Intel: What's With All The Fab Space?

| About: Intel Corporation (INTC)

I was fortunate enough to receive a very interesting set of questions about Intel (NASDAQ:INTC) in my inbox today. They were so good, and I had seen a number of them frequently asked elsewhere, that I decided that it would be helpful to my readers for me to dedicate an article to answering them! I remind all of my readers/followers that they are always more than free to send questions to my inbox about the companies that I cover. If it's a simple question, then I'll respond to you directly, but with a set of questions (or one that I believe will be of great interest to the followers of the stock), I am more than happy to answer them more formally in a full piece.

Without further ado, here are the questions!

Why was revenue so superb in 2011 and 2012 compared to prior years? How much did McAfee and Infineon contribute to the growth?

So back in 2010, Intel acquired McAfee, one of the world's leading anti-virus/security companies for roughly $7.6B. This is probably the most controversial acquisition in the company's history as many fail to understand just why Intel would drop such a huge amount of cash here. The acquisition probably happened for a couple of reasons:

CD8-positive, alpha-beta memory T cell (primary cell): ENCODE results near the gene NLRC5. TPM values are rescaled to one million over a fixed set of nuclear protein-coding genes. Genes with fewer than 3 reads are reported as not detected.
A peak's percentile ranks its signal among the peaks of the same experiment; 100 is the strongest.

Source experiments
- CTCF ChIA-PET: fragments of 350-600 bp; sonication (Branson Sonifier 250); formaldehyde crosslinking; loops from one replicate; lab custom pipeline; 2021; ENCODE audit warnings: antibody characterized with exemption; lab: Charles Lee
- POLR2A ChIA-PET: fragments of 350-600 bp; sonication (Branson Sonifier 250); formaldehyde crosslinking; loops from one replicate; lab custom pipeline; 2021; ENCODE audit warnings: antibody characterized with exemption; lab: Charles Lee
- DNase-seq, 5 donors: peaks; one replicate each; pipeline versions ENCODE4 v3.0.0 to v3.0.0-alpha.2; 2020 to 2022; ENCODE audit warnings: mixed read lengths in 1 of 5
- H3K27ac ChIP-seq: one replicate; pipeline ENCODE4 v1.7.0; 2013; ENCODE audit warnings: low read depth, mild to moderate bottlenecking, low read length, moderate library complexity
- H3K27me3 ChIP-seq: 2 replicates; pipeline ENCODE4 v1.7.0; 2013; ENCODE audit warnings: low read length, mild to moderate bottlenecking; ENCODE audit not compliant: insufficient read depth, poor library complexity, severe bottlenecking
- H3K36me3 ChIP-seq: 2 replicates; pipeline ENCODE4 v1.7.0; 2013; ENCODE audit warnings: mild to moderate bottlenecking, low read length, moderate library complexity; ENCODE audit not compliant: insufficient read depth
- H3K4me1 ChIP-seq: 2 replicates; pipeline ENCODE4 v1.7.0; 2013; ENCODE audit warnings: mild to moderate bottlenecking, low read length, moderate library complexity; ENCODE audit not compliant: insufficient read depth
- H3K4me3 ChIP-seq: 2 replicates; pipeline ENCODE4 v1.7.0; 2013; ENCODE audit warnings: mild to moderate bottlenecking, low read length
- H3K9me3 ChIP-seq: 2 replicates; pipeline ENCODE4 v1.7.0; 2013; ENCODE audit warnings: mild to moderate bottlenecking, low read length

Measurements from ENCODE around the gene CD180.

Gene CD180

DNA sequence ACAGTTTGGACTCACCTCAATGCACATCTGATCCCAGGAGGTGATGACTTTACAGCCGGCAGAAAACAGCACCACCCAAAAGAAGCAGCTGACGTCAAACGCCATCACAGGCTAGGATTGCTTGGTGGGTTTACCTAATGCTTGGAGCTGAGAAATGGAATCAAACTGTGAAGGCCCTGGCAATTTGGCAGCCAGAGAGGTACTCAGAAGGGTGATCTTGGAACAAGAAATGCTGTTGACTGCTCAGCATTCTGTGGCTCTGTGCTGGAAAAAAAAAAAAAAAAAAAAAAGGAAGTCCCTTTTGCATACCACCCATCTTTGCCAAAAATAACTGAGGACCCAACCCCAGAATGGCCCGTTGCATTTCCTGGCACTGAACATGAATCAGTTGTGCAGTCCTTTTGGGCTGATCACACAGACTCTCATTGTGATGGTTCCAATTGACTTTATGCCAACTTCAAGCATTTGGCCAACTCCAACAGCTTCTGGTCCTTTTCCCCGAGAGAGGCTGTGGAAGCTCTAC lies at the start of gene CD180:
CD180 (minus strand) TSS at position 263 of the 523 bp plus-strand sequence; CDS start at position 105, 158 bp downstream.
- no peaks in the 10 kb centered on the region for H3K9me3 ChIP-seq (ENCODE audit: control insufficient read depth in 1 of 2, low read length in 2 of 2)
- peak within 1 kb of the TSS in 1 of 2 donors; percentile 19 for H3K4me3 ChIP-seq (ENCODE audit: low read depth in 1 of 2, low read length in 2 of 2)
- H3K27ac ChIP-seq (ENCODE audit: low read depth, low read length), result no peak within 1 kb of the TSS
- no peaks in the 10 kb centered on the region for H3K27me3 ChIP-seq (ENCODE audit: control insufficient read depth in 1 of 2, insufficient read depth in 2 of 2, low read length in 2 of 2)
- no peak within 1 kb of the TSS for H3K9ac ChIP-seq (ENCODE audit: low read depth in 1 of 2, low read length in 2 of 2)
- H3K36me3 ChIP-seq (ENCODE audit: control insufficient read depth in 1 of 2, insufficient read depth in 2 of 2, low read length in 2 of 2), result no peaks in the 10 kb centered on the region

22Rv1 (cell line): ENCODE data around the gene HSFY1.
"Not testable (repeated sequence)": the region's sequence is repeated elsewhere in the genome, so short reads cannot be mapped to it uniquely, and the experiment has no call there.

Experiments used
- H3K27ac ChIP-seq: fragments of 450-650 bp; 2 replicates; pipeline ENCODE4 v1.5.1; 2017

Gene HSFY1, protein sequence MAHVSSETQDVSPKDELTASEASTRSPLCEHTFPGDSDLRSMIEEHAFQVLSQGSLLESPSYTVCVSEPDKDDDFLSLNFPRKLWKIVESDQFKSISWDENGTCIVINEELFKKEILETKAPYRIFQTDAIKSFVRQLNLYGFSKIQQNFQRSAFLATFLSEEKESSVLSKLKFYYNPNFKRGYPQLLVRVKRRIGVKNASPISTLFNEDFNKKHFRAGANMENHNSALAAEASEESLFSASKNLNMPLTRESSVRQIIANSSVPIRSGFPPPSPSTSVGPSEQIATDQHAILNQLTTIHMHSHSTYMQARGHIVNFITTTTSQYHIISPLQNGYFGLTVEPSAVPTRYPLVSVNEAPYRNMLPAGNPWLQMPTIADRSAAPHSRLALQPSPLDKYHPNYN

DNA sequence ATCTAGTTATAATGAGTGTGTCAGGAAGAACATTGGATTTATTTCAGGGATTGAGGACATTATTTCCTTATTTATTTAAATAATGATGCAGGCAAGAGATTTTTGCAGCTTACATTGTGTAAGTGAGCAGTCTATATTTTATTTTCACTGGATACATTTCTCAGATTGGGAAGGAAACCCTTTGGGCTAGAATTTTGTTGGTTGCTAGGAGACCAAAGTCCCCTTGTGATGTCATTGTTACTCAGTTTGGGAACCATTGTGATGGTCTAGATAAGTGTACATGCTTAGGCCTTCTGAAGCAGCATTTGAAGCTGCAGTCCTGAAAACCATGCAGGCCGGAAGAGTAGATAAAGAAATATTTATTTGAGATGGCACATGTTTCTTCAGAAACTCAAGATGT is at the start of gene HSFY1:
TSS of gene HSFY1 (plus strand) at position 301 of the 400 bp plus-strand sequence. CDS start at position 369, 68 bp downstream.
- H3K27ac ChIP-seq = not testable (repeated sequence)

• It is an additional revenue/profit stream (to boost the top & bottom lines).
  • The tight integration of security at the hardware level was/is expected to allow Intel's processors to be much more secure than competing solutions and a big selling point for business/enterprise customers.

In terms of earnings reports, McAfee (along with a few other acquisitions) as "Software and Services," as shown here:

In 2011, this division contributed $1.87B to the topline and in 2012, this grew to $2.3B. It, as shown above, produced a slight net losses (so shareholders aren't going to see their money back on this one anytime soon).

Next, we have the Infineon Wireless acquisition which closed in early 2011. This division became part of Intel's Mobile and Communications (MCG), which is reported as part of the "Other Intel Architecture Group" in the SEC filings. To get a feel for its impact on revenue, here is the revenue/operating income data for that division: